09.01.2018 | Axpo's role in the fourth industrial revolution
Digitalisation of the core processes power production, transmission, trading, distribution and sales are far advanced. The potential and development dynamic in the area of digital business models - some with a disruptive character - are underestimated.
Digitalisation is currently a hype topic in the context of the fourth industrial revolution. It will change all industries, including the power sector, so the thesis. The discussion stresses the importance of new smart technologies: The Internet of Things, clouds, social media, big data, analytics, as well sensor technology, robotics and artificial intelligence. In the energy industry, the buzzwords are smart metering and smart grids. Studies for their nationwide rollout were drawn up as of 2010 in most European countries, including Switzerland (1).
Is the development akin to the photo industry? With the invention of the digital camera in 1968 (2) and the series production of a digital 35-mm single lens reflex camera with an image sensor, global companies like Kodak and Agfa started becoming redundant as of 2002. Or are energy supply companies like the local taxi business that suddenly has a competitor from out of the blue in the form of a start-up named Uber, founded in San Francisco in 2009?
No, the two digital transformations are not representative for the over 600 Swiss energy companies that efficiently supply business and society with power. The examples show us that there’s a long timespan from invention to mass market. In the case of digital photography it took 30 years. And as for Uber, the local taxi business does lose market share, instead it often remains dominant locally while Uber stays in a niche as a new disruptive player.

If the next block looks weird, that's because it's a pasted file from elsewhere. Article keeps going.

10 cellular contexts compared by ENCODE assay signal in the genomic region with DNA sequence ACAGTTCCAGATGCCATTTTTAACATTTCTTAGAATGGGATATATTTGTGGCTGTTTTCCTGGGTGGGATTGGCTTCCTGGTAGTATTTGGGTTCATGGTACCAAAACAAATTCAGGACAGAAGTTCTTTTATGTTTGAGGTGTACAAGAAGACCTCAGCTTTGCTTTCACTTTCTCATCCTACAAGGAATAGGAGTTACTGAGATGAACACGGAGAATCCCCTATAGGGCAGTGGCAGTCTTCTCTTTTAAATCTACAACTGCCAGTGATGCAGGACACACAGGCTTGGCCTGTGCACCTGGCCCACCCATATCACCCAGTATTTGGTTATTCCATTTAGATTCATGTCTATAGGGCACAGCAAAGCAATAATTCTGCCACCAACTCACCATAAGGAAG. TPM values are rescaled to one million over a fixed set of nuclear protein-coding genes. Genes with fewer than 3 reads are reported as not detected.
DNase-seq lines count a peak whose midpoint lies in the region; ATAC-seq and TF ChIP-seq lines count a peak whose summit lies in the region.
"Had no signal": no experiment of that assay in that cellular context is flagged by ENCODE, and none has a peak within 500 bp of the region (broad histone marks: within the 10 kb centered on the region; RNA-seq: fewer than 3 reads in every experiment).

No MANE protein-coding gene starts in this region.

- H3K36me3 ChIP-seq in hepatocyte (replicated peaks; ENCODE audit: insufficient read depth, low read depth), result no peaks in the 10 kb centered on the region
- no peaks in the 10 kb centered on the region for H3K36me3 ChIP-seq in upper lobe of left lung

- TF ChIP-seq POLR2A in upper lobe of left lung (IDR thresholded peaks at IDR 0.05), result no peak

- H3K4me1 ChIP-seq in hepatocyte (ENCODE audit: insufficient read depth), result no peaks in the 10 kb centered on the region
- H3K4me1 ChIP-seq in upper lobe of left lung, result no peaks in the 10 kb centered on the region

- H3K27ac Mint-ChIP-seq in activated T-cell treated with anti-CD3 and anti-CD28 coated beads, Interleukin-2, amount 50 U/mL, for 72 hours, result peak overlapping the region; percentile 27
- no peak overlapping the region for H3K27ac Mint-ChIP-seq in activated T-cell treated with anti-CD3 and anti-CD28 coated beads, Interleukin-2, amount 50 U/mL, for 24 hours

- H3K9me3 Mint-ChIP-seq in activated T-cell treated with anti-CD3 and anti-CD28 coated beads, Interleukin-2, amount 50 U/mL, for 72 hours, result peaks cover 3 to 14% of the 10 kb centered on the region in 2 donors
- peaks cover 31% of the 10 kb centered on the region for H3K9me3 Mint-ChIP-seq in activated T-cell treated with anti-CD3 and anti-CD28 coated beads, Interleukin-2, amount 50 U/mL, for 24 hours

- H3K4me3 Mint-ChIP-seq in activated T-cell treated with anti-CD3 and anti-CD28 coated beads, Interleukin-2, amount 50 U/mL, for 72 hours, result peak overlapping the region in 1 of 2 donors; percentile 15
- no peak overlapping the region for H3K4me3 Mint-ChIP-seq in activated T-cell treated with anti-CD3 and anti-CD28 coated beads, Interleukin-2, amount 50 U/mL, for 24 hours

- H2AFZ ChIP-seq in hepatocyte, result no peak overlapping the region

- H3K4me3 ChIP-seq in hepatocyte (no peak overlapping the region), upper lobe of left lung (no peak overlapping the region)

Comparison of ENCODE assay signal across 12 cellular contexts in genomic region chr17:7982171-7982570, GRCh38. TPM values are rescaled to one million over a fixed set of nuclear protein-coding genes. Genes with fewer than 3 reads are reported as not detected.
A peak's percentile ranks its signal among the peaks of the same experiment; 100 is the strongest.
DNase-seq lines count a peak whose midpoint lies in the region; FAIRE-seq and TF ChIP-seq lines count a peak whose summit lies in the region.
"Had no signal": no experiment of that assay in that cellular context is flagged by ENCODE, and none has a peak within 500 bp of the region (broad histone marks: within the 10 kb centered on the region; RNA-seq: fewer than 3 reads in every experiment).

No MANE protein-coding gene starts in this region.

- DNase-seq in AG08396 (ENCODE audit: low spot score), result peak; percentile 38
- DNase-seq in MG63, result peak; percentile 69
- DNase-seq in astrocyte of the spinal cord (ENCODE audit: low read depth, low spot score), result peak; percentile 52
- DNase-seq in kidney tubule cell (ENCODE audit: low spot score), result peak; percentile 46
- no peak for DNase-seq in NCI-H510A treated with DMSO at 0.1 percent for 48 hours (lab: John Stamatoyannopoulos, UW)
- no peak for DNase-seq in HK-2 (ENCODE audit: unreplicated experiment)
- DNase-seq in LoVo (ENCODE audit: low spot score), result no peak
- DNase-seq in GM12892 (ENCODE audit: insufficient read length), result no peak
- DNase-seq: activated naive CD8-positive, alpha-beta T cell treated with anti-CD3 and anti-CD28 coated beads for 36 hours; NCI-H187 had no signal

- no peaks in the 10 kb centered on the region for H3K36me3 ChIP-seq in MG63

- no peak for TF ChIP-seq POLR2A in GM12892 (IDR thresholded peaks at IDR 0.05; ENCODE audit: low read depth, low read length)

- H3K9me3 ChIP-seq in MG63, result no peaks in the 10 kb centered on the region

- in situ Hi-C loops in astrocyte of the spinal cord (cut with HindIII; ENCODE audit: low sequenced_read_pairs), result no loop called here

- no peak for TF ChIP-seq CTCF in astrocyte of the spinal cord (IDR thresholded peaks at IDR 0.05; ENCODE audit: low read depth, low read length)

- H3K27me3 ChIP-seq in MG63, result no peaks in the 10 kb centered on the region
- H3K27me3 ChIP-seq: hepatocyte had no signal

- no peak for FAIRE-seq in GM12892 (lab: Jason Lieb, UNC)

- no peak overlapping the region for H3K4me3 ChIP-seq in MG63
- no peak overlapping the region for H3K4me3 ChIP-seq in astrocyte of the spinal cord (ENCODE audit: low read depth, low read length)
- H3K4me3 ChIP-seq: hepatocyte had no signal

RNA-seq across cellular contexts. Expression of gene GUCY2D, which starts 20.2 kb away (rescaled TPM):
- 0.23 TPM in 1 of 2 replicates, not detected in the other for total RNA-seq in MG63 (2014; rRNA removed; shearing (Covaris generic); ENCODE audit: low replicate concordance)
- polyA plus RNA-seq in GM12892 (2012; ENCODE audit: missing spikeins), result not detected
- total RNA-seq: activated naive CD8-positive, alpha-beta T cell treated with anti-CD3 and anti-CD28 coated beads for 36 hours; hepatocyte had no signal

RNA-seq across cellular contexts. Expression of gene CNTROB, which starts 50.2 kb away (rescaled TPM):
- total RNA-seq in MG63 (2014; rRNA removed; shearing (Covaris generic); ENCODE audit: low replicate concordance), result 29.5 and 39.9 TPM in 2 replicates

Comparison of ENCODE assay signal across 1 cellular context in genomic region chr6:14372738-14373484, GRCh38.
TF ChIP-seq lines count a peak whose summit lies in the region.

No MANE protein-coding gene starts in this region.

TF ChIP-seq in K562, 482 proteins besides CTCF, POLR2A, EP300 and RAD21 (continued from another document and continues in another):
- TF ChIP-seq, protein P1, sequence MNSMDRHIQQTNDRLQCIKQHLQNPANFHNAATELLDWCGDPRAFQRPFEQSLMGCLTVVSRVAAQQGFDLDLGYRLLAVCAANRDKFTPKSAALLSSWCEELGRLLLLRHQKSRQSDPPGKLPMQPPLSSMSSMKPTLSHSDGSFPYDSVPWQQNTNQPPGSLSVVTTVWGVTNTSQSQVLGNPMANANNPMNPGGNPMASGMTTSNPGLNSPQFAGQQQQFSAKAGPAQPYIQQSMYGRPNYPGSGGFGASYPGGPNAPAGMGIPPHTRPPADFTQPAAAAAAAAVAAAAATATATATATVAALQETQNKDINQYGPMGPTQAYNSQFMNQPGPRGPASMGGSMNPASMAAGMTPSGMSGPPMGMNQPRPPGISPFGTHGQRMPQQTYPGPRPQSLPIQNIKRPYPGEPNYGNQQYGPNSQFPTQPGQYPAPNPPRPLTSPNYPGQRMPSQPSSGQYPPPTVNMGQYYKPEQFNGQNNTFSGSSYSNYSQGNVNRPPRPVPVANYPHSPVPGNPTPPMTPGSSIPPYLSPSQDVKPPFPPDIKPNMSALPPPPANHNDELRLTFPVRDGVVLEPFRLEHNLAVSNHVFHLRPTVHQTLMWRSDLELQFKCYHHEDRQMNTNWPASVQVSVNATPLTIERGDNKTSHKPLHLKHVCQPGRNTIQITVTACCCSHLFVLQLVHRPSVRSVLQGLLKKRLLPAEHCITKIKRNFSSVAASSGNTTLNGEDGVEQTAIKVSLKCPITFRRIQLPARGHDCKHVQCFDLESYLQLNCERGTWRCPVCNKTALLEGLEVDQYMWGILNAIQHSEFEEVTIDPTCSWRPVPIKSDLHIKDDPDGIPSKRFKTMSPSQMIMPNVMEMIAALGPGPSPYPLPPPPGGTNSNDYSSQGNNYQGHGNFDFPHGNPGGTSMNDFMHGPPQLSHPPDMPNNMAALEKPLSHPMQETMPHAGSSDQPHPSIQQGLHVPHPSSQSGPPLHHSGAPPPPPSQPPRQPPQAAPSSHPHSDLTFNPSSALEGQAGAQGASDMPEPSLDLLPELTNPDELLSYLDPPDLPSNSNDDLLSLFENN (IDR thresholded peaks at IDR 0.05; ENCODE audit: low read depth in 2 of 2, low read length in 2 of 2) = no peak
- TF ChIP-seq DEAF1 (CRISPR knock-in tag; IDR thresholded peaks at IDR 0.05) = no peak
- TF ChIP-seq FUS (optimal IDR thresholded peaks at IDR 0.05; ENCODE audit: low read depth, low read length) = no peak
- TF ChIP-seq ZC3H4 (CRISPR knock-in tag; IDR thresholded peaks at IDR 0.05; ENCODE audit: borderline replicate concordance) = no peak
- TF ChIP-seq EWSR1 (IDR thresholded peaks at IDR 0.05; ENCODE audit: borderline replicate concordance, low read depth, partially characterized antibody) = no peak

As with all the industrial revolutions, the digitalisation driver is to increase productivity, the fundamental principle of economic growth. "Technology" and "innovation" have always been seen as levers to increase productivity. In the fourth industrial revolution, more productivity and growth is expected thanks to digitalisation.
Energy supply is becoming increasingly decentralised and complex. The international influence of the political and regulatory environment contributes to this. Subsidised construction of stochastic production capacities in the areas of photovoltaic and wind not only increases the supply, but the volatility as well. Furthermore, the latest development in the energy industry points to sector coupling of electricity, heat and mobility. Wind and solar energy generation will be used for cars and heating systems, as well as for electricity. Electric charging stations and heating systems are already in use today. How strongly they establish themselves mainly depends on the reduction of costs for power-to-X and storage technologies. The technology concept "power-to-X" foresees the storage of surplus wind and solar energy when there is an abundance of wind and sun, and the conversion into other energy forms (e.g. power-to-liquid, power-to-gas, power-to-heat). Multi-modal energy supply systems will come about through sector coupling. Intelligent, networked energy grids are the key for this sector coupling, and essential for flexibility management, as well as the stability and efficiency of the system as a whole.
Progressive digitalisation of society and business is dependent on the efficient supply of electricity, which is, in turn, dependent on fully networked, fail-safe, intelligent data communication systems. This is the core of convergence in the energy sector and the ICT industry: No power, no ICT - no ICT, no power. The transformation in energy supply is a challenge for all energy supply companies.